Whether these indicators relate to carbon sequestration, greenhouse gas emissions, the water cycle, biodiversity or ecosystem service value, they all, somehow, are dependent on the structure and functioning of landscapes. To what extent is the spatial structure and function of these landscapes reflected in these global scale assessment methods?
While acknowledging the underlying reasons and needs for using such simplifications in the representation of landscapes at the global scale, the implications of this representation are seldom documented (Verburg et al. 2011c). The sensitivity of the reported impact indicators to the spatial representation of the landscape depends on the specific indicator and context, but has not been studied in a structured way. With the increasing range of applications that global scale models are currently used for, these simplified landscape representations may have increased impacts. Initially most global scale integrated assessment models were used to study vegetation dynamics, carbon balance, crop growth and greenhouse gas emissions in order to capture important trends in climate and land use, and their feedbacks. However, with global land use scenarios being available from these models, they started to be applied for an increasing number of indicators, from global flood modelling to biodiversity and ecosystem service assessment. For these indicators, which strongly depend on the spatial structure of landscapes, the use of the simplified landscape representations in global models may be questionable.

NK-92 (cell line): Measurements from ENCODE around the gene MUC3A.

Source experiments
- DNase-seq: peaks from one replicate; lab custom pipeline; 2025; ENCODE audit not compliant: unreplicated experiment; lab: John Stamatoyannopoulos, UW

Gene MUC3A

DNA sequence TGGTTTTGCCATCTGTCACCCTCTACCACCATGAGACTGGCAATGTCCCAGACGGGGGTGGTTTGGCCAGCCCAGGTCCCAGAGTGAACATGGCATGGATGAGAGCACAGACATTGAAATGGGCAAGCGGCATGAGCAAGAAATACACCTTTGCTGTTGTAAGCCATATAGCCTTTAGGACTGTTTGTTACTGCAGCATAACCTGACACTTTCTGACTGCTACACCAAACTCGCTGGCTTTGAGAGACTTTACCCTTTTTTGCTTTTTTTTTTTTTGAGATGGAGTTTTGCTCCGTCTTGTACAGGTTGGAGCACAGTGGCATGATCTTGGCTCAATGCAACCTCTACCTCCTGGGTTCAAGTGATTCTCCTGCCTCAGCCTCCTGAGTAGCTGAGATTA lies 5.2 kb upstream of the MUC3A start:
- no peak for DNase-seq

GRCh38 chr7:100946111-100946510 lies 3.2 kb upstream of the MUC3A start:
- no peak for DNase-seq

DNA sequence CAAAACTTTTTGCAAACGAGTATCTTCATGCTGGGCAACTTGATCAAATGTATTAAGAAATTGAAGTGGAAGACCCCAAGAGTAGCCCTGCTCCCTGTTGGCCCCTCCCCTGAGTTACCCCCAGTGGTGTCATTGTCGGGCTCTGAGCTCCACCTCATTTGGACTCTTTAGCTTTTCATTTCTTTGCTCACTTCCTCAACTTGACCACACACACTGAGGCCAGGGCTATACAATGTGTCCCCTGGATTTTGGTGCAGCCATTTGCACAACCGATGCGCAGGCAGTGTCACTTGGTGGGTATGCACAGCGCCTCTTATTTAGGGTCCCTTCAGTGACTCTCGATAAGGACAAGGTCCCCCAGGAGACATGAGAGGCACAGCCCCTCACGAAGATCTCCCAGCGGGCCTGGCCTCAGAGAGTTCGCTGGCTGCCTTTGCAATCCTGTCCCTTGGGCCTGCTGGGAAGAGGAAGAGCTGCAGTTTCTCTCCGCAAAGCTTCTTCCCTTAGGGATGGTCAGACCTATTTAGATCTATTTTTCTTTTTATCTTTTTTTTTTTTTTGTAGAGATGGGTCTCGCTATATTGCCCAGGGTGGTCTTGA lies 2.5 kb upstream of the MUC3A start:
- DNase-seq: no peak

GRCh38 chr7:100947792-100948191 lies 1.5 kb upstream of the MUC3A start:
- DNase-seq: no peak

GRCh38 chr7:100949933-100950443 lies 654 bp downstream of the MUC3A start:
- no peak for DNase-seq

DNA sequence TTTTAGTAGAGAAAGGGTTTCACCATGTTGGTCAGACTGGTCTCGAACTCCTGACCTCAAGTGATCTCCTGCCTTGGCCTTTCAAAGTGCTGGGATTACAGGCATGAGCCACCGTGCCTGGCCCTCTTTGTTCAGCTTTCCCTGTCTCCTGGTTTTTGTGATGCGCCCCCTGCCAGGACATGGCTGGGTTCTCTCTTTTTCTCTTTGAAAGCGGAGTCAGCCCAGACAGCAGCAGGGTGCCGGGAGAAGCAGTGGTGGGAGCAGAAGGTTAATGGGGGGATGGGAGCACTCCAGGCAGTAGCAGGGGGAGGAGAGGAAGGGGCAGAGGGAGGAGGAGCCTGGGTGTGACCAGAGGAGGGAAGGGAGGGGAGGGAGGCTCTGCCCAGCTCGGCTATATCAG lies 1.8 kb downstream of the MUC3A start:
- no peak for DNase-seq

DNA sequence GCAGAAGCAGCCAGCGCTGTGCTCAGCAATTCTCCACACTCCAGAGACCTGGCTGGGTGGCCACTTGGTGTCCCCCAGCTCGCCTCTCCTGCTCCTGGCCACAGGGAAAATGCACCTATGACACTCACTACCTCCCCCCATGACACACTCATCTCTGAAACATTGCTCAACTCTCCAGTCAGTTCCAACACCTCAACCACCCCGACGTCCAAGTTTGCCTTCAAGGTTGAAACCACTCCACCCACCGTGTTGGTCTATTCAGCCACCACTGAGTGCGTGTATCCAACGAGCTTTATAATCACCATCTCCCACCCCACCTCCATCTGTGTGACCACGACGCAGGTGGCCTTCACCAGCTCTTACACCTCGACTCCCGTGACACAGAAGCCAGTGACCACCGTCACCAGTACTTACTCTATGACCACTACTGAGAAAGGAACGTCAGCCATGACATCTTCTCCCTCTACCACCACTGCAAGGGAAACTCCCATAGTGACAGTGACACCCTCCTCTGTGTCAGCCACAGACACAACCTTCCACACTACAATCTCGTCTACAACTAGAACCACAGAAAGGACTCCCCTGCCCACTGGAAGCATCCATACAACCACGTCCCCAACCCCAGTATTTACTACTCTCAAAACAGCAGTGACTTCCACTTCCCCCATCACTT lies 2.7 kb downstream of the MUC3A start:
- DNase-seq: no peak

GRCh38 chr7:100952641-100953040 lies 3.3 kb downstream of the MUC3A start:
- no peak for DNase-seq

Estimates of global GHG emissions and carbon sequestration are based on either straightforward relations between emissions, dominant land cover, climatic and soil conditions or on more complex biogeochemistry models using similar input data. Errors in these estimates caused by the simplified landscape representation can originate from scaling errors (the ‘ecological fallacy’) (Easterling 1997) or from a spatial mismatch between land cover and other determinants. Also, inaccuracies emerge from ignoring variations in landscape composition and the contribution of minor land use types and landscape elements to emissions. In some landscapes it is rather the non-dominant land cover types or landscape elements that make the largest contributions to GHG emissions and carbon sequestration (Falloon et al. 2004; Follain et al. 2007). A number of studies have illustrated the effects of simplifications in land cover representation on environmental impacts. Jiao et al. (2010) found that up to 18 % of the soil organic carbon in an agricultural landscape in the North China Plain was associated with built structures and the disturbed lands surrounding these structures, commonly ignored in large scale assessments. Nol et al. (2008) found that nitrous oxide emissions were overestimated by about 10 % in case land cover data were used that ignored the presence of ditches in the landscape.